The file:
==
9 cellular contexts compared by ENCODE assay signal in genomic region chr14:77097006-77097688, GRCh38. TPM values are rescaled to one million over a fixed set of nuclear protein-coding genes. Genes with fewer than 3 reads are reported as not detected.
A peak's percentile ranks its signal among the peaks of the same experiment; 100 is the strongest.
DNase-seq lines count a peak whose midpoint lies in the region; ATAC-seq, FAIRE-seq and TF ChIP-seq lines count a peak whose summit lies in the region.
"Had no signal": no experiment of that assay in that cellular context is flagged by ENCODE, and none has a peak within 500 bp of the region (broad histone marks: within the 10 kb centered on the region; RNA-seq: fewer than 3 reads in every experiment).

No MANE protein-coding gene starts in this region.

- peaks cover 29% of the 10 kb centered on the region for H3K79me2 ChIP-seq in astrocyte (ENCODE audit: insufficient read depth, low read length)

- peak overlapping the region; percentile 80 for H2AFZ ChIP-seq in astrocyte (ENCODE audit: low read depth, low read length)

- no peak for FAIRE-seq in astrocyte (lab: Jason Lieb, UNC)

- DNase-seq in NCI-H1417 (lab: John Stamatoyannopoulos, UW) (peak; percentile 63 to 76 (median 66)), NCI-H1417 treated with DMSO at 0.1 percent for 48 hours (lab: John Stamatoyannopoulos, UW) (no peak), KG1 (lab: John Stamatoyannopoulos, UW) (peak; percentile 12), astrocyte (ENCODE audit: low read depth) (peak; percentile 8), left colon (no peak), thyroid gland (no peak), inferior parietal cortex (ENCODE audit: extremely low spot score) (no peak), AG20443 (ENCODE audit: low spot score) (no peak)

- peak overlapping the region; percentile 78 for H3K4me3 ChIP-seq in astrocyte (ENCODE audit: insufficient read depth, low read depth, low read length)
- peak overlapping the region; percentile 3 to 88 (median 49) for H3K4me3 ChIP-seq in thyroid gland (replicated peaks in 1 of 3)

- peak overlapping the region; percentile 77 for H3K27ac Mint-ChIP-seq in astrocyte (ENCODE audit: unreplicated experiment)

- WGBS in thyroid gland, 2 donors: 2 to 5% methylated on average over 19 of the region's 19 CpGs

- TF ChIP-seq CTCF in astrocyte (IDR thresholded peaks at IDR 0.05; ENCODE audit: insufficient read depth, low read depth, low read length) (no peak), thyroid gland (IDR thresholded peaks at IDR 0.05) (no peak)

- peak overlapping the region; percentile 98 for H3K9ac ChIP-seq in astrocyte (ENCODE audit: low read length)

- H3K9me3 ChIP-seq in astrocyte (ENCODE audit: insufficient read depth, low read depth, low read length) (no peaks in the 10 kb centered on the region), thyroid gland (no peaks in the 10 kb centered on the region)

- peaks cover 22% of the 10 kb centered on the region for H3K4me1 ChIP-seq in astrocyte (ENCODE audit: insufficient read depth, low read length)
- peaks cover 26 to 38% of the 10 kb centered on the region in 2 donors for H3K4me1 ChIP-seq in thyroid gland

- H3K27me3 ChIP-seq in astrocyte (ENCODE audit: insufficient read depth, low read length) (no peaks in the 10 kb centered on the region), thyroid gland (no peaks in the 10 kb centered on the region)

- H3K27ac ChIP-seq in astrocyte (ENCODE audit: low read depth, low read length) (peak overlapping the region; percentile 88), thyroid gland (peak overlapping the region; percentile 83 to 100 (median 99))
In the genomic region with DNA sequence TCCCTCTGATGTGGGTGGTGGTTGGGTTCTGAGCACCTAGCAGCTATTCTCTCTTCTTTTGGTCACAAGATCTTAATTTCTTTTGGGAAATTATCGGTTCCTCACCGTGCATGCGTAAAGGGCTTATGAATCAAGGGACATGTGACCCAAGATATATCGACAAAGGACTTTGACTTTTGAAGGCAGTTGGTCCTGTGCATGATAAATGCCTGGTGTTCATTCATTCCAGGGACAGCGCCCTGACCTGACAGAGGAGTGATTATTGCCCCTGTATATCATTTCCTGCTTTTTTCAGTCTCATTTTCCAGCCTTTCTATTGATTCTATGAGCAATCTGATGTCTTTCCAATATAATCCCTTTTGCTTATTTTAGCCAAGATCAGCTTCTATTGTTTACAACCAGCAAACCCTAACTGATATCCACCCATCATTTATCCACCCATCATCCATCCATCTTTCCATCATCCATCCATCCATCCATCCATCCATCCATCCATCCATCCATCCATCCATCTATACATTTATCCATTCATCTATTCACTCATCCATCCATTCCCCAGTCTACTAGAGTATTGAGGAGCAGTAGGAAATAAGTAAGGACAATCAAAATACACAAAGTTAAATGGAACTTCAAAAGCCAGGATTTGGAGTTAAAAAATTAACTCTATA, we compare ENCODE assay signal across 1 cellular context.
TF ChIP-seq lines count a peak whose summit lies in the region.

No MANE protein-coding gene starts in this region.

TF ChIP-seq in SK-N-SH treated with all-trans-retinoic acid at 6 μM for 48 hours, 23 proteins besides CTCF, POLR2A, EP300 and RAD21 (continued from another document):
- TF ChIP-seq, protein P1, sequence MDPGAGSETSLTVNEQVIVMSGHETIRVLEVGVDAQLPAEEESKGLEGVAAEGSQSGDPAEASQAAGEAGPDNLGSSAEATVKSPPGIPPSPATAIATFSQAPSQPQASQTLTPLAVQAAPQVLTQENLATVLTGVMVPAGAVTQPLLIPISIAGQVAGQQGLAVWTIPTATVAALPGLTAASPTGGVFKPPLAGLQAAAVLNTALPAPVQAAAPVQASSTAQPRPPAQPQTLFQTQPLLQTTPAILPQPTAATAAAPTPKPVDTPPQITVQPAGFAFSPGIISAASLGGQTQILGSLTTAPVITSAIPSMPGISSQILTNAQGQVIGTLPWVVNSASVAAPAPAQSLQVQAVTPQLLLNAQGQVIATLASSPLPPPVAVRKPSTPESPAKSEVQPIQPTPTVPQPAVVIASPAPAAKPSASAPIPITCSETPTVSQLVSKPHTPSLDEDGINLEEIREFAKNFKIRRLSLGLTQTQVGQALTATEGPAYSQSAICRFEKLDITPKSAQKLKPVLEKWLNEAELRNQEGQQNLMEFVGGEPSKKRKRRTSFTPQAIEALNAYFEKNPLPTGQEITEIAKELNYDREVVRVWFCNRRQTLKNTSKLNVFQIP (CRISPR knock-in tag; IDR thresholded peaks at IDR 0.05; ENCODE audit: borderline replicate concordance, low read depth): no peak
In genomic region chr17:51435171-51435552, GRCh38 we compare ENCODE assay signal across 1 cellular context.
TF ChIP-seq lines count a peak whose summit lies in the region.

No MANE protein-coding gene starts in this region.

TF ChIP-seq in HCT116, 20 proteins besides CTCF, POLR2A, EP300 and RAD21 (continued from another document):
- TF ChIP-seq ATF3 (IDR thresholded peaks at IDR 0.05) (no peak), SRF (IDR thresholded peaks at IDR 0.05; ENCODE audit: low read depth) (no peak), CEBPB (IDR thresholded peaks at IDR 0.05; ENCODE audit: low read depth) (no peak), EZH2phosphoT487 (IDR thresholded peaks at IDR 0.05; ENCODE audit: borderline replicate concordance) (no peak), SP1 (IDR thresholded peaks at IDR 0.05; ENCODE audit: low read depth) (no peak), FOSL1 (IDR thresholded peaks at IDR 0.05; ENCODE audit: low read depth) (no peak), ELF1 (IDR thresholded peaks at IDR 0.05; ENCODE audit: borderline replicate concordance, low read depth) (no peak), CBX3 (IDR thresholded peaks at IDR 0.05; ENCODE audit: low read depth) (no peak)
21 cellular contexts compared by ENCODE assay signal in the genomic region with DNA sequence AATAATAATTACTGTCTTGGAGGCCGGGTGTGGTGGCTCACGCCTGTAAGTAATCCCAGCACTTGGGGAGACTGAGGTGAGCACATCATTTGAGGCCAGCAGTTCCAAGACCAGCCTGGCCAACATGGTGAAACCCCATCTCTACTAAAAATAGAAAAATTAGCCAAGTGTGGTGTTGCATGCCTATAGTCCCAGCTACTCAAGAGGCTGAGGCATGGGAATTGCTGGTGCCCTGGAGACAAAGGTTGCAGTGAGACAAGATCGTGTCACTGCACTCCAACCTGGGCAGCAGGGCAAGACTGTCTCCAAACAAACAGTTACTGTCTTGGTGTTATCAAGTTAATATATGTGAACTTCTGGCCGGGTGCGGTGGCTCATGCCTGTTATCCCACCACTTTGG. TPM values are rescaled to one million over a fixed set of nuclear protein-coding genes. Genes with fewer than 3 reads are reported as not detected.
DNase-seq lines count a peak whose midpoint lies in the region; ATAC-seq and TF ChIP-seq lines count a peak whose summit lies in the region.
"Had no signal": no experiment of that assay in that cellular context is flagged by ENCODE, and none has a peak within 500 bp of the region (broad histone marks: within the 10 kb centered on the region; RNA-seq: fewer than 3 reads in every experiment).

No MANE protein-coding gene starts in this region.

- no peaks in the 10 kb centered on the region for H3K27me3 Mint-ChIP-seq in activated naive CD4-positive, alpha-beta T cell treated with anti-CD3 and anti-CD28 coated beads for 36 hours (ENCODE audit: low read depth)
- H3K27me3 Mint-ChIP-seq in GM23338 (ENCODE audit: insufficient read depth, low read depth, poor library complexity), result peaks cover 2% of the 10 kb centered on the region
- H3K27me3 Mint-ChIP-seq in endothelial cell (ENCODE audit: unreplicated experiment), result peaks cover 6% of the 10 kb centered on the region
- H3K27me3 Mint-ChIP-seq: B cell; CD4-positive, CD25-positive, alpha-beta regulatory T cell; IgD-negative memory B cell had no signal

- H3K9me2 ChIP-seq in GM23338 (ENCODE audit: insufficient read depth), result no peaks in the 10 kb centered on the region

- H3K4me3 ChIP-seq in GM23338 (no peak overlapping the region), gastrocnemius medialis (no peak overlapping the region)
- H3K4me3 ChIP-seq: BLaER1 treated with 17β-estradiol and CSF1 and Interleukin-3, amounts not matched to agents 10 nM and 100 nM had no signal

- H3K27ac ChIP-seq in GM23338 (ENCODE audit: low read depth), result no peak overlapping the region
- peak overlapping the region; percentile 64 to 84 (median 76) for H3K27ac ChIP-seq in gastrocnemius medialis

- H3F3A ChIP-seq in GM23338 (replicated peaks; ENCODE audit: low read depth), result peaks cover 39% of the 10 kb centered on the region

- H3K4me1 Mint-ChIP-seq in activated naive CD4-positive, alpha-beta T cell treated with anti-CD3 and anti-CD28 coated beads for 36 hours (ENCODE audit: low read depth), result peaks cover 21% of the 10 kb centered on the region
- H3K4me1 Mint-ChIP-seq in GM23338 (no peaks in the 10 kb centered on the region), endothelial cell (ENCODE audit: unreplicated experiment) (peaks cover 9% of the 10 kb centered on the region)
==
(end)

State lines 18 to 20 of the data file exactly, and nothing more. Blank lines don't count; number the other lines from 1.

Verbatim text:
- peaks cover 26 to 38% of the 10 kb centered on the region in 2 donors for H3K4me1 ChIP-seq in thyroid gland

- H3K27me3 ChIP-seq in astrocyte (ENCODE audit: insufficient read depth, low read length) (no peaks in the 10 kb centered on the region), thyroid gland (no peaks in the 10 kb centered on the region)

- H3K27ac ChIP-seq in astrocyte (ENCODE audit: low read depth, low read length) (peak overlapping the region; percentile 88), thyroid gland (peak overlapping the region; percentile 83 to 100 (median 99))